Are you sifting through the new FTC compliance rules for social engagement and trying to figure out what it all means? Really it is all about common sense. If you think about it, the rules are simply designed to keep us transparent as we craft new marketing strategies using social engagement and Voice of the Customer (VOC).
Tom Chernaik with CMP.LY and Suzanne Fanning from WOMMA facilitated a great webinar last week breaking down the FTC guidelines. WOMMA members can find additional information here. We saw some great examples of how to apply the new rules appropriately – as well what NOT to do. At the end of the day it is all about disclosure. Let me break down the major takeaways:
- Ensure that there is language in your social media policies that cover your social programs and is understood by your employees and agencies.
- Understand that all channels your customers or influencers use to amplify messaging and content need to have disclosures about your relationship with them. The good thing here is that you can use “common sense” language and links to disclosure content that are “clear and concise”.
- Monitor your program participants to ensure they use the appropriate language and links on a regular basis. If they don’t comply send them a direct communication as a reminder of the rules. If they still don’t comply you need to remove them from the program. Ensure you document everything along the way.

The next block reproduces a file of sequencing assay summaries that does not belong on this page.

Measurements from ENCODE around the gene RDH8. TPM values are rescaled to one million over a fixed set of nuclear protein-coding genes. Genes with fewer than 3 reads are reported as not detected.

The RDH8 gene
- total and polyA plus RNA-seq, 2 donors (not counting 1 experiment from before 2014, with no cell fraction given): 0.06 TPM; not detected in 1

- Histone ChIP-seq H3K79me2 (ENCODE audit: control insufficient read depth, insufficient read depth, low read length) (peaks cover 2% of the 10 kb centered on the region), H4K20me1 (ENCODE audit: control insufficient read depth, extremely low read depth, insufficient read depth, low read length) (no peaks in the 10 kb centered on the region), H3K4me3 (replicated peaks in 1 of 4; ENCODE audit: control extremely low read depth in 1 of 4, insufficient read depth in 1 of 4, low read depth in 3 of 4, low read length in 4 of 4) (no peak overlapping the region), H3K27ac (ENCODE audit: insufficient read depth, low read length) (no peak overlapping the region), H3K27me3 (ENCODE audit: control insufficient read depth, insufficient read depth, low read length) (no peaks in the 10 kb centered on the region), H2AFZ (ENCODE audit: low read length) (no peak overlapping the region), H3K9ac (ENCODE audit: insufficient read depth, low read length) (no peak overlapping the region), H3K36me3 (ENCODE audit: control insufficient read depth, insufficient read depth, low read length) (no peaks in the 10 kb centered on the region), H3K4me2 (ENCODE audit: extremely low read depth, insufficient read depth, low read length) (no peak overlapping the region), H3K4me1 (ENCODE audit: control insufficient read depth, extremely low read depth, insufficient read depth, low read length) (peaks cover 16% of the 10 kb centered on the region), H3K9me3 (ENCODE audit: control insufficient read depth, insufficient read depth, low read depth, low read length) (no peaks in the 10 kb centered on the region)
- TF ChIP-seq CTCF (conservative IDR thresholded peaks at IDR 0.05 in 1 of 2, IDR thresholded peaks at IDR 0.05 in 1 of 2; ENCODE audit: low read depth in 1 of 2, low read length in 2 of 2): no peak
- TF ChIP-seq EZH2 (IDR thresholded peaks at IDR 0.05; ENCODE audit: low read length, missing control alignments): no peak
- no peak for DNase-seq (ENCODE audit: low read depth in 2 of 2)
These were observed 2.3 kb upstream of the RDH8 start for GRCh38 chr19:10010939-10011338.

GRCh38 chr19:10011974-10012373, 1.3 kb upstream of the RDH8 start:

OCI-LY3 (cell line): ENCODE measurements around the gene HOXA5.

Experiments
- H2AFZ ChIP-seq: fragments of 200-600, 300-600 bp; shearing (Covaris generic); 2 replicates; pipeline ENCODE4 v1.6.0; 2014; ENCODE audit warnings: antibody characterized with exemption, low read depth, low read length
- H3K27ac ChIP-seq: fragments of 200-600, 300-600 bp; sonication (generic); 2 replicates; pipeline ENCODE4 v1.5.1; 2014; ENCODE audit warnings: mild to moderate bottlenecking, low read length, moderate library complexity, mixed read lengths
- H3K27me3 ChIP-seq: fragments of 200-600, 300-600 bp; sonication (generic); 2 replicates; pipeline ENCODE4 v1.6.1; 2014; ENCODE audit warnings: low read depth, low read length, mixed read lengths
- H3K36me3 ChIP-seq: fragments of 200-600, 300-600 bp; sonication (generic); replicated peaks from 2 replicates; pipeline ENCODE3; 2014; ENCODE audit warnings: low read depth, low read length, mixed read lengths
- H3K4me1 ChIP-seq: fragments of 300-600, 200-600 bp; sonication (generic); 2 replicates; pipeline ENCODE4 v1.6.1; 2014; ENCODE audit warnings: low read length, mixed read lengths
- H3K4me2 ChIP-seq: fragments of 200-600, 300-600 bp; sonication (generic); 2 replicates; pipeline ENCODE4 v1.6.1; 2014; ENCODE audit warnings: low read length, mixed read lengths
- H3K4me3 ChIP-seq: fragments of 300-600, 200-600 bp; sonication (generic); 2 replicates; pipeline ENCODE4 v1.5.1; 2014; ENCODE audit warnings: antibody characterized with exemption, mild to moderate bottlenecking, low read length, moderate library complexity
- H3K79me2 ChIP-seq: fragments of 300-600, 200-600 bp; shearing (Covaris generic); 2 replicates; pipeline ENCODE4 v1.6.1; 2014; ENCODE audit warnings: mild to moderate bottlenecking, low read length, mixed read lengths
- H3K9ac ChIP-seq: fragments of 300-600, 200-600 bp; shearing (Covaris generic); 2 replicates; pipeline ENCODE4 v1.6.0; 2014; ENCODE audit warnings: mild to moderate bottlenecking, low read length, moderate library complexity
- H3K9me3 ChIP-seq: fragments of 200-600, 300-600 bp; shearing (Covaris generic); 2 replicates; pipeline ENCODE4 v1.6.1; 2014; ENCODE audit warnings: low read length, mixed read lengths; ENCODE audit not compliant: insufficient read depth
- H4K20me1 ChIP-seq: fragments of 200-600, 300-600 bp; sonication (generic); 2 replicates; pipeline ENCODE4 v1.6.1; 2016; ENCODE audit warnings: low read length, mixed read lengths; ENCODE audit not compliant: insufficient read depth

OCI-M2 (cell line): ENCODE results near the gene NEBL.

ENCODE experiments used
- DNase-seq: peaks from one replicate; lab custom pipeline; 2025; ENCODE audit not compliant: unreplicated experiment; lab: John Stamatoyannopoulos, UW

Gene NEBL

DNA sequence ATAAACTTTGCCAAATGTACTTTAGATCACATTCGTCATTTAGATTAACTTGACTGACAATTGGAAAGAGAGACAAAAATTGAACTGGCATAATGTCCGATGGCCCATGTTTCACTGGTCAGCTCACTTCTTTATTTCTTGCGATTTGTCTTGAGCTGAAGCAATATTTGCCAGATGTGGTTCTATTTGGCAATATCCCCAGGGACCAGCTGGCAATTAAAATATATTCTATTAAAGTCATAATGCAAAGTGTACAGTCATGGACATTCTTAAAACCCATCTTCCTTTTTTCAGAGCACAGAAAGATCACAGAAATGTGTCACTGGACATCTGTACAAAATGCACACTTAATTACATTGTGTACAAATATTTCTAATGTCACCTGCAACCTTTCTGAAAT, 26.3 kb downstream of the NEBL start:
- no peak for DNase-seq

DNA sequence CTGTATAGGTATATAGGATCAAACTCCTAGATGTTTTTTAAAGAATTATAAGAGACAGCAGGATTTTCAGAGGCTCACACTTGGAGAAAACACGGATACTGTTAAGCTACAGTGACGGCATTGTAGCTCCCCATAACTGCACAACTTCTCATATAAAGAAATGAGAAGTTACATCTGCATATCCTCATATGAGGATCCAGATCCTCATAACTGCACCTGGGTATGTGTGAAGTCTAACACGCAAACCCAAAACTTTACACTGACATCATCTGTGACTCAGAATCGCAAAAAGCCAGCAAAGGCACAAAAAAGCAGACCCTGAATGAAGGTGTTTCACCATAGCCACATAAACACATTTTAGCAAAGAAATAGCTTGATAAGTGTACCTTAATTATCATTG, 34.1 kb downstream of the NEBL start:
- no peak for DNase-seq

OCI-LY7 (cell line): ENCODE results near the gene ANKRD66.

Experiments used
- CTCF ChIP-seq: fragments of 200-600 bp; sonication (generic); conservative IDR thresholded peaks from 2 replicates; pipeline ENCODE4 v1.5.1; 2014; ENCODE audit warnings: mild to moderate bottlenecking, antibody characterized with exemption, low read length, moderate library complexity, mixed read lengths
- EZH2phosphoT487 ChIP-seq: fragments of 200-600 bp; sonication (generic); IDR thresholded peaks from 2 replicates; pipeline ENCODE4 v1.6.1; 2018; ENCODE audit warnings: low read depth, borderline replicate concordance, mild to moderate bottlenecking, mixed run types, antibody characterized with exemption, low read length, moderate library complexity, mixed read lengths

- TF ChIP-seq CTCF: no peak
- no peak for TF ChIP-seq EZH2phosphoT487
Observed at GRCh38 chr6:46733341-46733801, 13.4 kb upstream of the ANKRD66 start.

- Think ahead. If you are running a contest or promotion, have a plan thought through for gaming or beating the system prior to launch. You need clear rules to address and communicate potential manipulation upfront; otherwise you run the risk of disqualifying everyone.
- Hide a paid relationship (this could include both monetary compensation to a customer, spokesperson, and/or paid employee).
- Use a platform/social channel if its limitations prevent you from demonstrating disclosure on it.
- Assume that your audience understands the nature of the relationship.
- Change the rules of a contest or promotion mid-way through.
CMP.LY reminded us to use the “3 Ms”:
1. Mandate a disclosure policy that complies with the law
2. Make sure people who work for you or with you know what the rules are
3. Monitor what they’re doing on your behalf
Ethical and transparent marketing is the heart of social engagement. Keep in mind that failure to practice this discipline will leave your brand or agency at risk.
What do you anticipate the biggest compliance challenge will be?
Jenny is a digital content strategist, who leads customer-centric engagements that focus on understanding B2B buying behaviors and developing custom roadmaps.
Her expertise is creating buyer personas and mapping digital content journeys to assess the multi-channel user experience. She helps clients operationalize plans across workstreams and identifies processes to create efficiencies in marketing operations. Jenny also has extensive time under her belt developing and managing customer advocacy programs and community building.
She has helped a diverse group of organizations including Cisco, VMware, Verizon, Microsoft, Dell, BMO Harris, Capital One and many others become more customer-centric.